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    Bleeding in the Digestive Tract: Why It Happens

    Why Does It Happen? continued...

    Intestinal ulcers are usually caused by excess stomach acid and infection with Helicobacter pylori.

    Cancer of the stomach.

    Bleeding from the lower digestive tract (colon, rectum, and anus) can be caused by:

    Hemorrhoids. These are probably the most common cause of visible blood in the lower digestive tract, especially blood that appears bright red. Hemorrhoids are enlarged veins in the anal area that can rupture and produce blood, which can show up in the toilet or on toilet paper.

    Anal fissures. Tears in the lining of the anus can also cause bleeding. These are often very painful.

    Colon polyps. These are growths that can happen in the colon. Some can turn into cancer over time. Colorectal cancer can also cause bleeding.

    Intestinal infections. Inflammation and bloody diarrhea can result from intestinal infections.

    Ulcerative colitis. Inflammation and extensive surface bleeding from tiny ulcerations can be the reason for blood showing up in the stool.

    Crohn's disease is an immune system condition. It causes inflammation and can result in rectal bleeding.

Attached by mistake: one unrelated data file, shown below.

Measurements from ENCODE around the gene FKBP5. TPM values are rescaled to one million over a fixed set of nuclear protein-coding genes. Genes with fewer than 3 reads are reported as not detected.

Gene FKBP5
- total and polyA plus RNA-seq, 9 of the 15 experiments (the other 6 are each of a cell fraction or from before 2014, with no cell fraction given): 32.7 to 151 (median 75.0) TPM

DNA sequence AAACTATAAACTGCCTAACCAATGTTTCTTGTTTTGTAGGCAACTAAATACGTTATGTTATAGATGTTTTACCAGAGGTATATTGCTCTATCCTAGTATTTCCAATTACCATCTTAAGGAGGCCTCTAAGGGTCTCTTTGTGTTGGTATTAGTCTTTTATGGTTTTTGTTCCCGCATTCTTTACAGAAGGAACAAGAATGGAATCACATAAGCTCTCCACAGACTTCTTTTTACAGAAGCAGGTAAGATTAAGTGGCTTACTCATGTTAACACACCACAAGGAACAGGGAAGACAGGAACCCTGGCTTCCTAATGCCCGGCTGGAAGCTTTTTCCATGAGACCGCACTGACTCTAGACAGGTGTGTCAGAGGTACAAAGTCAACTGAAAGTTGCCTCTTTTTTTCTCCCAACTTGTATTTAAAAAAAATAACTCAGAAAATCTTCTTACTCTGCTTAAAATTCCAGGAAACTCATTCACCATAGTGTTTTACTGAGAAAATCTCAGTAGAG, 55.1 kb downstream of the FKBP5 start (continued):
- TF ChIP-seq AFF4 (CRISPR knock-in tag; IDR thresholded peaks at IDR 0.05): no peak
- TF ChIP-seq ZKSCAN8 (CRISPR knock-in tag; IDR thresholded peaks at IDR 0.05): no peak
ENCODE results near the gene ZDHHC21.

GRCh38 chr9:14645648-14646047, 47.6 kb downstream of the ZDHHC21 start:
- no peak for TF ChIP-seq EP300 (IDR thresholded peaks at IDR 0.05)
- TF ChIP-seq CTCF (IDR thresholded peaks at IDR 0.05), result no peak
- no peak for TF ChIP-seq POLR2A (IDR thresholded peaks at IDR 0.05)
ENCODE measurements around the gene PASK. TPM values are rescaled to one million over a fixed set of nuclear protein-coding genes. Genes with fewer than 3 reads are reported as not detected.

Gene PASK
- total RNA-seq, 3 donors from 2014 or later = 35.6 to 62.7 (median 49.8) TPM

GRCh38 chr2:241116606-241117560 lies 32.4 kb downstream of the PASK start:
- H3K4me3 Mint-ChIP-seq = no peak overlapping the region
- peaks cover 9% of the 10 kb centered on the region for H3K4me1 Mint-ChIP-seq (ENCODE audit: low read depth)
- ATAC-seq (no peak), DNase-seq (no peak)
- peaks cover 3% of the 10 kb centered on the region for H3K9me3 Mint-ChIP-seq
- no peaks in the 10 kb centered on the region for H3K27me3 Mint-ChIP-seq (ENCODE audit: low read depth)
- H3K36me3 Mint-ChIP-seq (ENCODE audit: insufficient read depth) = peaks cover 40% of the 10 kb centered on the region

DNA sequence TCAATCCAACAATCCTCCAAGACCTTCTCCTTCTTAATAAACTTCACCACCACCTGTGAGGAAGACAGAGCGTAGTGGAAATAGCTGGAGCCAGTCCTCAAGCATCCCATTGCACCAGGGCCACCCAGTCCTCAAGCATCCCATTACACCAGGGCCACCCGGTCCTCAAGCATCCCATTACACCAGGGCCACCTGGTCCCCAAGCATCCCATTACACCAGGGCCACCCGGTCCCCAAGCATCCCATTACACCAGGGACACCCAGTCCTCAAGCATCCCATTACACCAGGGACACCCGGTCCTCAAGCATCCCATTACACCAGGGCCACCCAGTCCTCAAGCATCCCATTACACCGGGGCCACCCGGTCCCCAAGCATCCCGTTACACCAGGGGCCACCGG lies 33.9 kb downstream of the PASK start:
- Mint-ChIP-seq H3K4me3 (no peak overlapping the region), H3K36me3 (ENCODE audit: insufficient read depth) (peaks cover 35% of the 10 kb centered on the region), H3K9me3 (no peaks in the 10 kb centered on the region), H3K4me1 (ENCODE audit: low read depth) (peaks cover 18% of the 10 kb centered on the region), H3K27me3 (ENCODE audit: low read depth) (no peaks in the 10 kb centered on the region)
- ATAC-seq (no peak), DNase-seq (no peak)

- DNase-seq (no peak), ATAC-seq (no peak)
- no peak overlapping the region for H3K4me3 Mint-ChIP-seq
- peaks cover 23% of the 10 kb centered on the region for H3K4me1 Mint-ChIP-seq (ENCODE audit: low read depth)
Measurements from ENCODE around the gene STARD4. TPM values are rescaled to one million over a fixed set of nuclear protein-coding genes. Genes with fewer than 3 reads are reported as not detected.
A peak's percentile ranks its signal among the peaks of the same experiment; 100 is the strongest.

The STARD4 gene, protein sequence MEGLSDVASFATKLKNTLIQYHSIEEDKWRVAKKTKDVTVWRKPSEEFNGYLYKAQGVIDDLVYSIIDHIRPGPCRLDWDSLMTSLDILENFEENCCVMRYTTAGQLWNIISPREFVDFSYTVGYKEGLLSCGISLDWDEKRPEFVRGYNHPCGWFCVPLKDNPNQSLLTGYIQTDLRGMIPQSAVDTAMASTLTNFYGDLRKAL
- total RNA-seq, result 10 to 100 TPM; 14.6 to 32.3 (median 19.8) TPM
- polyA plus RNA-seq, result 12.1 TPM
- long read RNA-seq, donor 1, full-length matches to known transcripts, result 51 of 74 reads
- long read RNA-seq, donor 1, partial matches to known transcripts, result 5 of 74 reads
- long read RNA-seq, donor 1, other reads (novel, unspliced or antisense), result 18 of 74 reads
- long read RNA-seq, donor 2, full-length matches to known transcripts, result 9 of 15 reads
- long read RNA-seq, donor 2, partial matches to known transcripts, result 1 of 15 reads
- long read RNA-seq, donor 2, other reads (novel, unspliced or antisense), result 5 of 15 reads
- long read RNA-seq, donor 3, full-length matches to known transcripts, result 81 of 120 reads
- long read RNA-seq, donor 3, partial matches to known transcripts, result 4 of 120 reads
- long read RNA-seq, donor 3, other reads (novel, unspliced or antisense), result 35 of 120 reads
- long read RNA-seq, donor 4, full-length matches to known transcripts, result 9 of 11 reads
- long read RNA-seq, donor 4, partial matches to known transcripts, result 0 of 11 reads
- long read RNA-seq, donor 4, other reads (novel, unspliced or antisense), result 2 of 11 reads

Diverticular disease is caused by diverticula -- little “pouches” that bump out from the colon wall.

    Blood vessel problems. As you age, issues may crop up in the blood vessels of the large intestine, which may cause bleeding. It’s not a normal part of getting older, but it is more likely later in life.

    Ischemic colitis. This means that not enough oxygen is getting to the cells that line the intestine. Bloody diarrhea, often accompanied by belly pain, can happen if not enough blood gets to the intestine, which results in ischemia, or insufficient oxygen, and damage to cells lining the intestine.

    What Are the Symptoms?

    These include:

    • Bright red blood coating the stool
    • Dark blood mixed with the stool
    • Black or tarry stool
    • Bright red blood in vomit
    • "Coffee-grounds" appearance of vomit

    Other signs, which also need a doctor’s attention, include:

    • Fatigue, weakness, pale appearance
    • Anemia -- your blood is low on iron-rich hemoglobin

    The location of the bleeding may affect what you notice.

    If it comes from the rectum or the lower colon, bright red blood will coat or mix with your stool. The stool may be mixed with darker blood if the bleeding is higher up in the colon or at the far end of the small intestine.

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